In Hamlet, a father tells his son: “Neither a borrower nor a lender be.” While that concept sounds great in theory, it’s virtually impossible to stick to – especially on the borrower side of the equation.
Credit has become a routine part of everyday life, as we often rely on credit cards and loans for both necessities such as food and gas, and luxuries like vacations and shopping sprees. The key is to understand how credit operates and how to use it to your advantage.
Even with increasingly stringent approval requirements, credit and credit cards are still relatively available – and quite tempting if you’re a college student with limited access to funds or a new graduate with a starting salary that doesn’t exactly match your lifestyle vision.
The problem is that credit use often turns into credit abuse. And the consequences of credit abuse goes beyond the obvious inconvenience of nonstop bills and collection calls. Your credit history can open – or close – the door to opportunities. Aside from affecting your ability to get an apartment or take out a loan, credit histories are now increasingly used by companies to assess job applicants.
So how do you enjoy the benefits of borrowing without being saddled with negative baggage? Just keep a close eye on your B.U.C.K.S.
Distinguish between “good” credit and “bad.” Good means borrowing for a purpose that cannot be funded with cash — ideally for an investment in the future. Borrowing (within reason) to pay for college is a prime example, as people with college degrees often earn more. Bad credit involves borrowing for things you don’t need or don’t increase in value. For example, using credit and paying 15 or 20% interest for one night of table service at a popular nightclub is a “bad” way to borrow.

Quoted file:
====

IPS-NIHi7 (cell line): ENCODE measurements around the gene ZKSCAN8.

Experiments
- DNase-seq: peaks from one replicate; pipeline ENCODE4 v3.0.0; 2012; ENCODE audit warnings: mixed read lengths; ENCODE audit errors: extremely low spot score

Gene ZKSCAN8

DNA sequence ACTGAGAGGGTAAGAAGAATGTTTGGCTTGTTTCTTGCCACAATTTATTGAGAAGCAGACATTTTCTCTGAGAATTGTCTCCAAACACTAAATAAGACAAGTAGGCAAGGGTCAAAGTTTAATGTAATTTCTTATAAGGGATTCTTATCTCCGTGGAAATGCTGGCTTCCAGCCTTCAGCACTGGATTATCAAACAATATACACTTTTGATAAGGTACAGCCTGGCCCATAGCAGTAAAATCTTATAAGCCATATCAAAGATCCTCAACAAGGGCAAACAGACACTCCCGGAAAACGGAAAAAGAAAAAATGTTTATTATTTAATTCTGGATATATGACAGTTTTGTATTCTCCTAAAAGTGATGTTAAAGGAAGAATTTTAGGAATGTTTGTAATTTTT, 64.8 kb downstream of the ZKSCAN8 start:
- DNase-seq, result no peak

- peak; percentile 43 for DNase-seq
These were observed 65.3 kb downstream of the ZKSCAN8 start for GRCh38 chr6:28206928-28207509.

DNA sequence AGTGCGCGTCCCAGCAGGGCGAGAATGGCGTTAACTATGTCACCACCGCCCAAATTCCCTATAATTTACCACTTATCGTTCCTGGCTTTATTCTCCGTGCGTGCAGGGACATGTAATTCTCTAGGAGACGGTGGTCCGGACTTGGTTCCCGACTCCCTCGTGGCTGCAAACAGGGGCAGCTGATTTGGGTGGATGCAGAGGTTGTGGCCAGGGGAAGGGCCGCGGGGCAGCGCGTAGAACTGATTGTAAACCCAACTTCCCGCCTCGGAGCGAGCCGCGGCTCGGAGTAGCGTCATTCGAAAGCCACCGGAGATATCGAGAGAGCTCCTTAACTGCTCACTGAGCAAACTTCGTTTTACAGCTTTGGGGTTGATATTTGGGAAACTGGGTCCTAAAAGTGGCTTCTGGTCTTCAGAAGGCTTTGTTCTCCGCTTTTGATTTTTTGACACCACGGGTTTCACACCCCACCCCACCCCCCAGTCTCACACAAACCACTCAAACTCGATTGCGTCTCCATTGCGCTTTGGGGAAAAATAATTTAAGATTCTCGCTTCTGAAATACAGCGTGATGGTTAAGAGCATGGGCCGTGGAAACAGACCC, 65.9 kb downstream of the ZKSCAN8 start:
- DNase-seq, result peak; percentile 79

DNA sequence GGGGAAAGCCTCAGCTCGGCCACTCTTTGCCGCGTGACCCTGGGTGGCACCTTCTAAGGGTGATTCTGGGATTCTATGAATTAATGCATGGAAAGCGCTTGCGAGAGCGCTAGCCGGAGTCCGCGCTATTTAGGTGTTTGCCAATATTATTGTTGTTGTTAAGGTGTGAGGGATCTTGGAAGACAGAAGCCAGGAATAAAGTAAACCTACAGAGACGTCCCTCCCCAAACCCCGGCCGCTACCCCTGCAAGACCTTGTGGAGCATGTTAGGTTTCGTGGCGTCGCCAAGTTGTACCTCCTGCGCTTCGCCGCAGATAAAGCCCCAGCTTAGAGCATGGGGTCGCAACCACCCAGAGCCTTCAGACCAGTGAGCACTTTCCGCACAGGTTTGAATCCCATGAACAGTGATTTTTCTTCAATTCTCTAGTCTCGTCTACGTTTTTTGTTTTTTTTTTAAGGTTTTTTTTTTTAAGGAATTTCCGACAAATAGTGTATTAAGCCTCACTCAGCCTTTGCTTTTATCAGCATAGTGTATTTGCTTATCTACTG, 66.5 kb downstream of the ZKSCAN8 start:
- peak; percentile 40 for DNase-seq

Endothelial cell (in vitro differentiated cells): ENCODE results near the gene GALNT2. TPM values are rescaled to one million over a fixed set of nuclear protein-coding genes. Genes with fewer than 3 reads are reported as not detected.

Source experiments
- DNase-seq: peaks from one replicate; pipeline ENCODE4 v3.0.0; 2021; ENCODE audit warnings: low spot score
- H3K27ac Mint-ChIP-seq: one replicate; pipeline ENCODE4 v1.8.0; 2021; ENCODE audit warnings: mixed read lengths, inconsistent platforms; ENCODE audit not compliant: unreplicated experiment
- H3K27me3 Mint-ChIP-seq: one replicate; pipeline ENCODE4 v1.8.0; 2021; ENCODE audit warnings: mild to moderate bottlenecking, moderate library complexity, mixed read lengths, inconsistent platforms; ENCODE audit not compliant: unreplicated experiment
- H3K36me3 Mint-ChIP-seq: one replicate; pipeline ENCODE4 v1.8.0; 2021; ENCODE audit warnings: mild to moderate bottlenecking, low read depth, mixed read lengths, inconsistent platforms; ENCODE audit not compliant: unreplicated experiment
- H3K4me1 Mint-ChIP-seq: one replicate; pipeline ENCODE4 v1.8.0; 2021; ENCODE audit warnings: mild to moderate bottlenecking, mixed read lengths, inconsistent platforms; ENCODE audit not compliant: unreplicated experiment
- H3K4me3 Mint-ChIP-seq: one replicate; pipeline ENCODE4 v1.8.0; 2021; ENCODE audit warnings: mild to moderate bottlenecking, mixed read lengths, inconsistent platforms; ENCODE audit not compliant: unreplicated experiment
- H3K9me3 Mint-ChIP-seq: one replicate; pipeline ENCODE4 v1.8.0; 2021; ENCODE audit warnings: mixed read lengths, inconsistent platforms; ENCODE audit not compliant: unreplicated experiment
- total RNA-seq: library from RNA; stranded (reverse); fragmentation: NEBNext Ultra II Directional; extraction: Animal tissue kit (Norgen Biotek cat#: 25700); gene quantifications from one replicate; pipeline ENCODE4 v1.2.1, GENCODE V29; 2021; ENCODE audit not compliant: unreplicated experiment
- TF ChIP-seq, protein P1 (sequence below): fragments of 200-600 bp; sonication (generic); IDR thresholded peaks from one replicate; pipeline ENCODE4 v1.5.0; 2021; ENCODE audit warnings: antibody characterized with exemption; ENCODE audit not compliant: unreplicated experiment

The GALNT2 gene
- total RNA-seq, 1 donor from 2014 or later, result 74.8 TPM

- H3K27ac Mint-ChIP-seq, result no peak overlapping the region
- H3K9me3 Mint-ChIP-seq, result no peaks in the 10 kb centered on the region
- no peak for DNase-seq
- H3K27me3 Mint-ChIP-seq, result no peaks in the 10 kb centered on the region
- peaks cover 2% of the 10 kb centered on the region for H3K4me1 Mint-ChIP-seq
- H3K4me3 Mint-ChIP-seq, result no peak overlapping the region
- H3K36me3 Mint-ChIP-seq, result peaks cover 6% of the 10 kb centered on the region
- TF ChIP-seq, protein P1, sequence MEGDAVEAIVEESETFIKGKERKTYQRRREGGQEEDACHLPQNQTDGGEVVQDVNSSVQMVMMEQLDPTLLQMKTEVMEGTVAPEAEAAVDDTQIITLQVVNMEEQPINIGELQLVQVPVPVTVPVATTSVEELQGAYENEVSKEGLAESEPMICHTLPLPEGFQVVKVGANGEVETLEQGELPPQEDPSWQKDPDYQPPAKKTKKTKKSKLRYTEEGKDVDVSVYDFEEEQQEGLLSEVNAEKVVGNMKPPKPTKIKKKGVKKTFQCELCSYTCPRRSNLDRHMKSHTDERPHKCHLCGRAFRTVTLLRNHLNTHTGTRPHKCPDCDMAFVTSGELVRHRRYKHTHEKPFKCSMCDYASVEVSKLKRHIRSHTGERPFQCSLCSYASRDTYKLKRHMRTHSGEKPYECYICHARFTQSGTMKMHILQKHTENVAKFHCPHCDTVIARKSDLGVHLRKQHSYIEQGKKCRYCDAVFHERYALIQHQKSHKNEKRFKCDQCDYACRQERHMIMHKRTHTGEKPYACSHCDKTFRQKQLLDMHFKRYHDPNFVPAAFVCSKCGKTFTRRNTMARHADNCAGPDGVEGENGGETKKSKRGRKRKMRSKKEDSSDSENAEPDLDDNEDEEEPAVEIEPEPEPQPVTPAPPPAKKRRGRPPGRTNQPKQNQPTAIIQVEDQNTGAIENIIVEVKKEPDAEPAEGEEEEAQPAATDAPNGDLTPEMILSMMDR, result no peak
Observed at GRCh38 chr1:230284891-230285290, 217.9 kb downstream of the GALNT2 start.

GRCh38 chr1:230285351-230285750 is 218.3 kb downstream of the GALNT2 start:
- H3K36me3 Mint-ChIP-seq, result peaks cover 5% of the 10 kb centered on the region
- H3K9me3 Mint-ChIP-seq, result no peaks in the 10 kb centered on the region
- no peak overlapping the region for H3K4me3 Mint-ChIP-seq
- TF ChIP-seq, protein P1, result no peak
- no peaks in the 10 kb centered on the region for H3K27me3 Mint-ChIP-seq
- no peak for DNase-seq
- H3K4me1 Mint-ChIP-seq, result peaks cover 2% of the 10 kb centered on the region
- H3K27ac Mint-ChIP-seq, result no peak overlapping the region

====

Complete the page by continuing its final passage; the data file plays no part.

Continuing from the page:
In searching for a loan, look for the lowest annual percentage rate. APR adds any related fees to the loan’s basic interest rate to show what the loan will actually cost you over a year.
If you carry a balance routinely, or use one credit card to pay off another, you’re in trouble. Use a debt-reduction calculator to come up with a strategy for getting out of it. At least make the minimum payment, and to pay the debt off as quickly as possible, start with accounts that charge the most interest.
Having and using a credit card will allow you to build a good credit history and credit rating, so you’ll be able to get loans in the future (for big ticket purchases like a new car or a home) and at the lowest interest rates available. Credit scores range from 300 to 850, with higher numbers meaning a better ranking. Strive to get your credit score above 750. To build a good credit history, pay all your loans and bills on time. Ideally, credit card balances should be paid in full every month, allowing you to avoid interest and penalties. Go to annualcreditreport.com to get a free copy of your credit report.
Develop a habit of savings so that you’re not tempted to abuse your credit in a crunch. Also, the more cash that you have available, the better terms you can negotiate when you need to use credit for major purchases. For instance, you can get a lower interest rate on a home mortgage loan if you have at least a 20 percent cash down payment.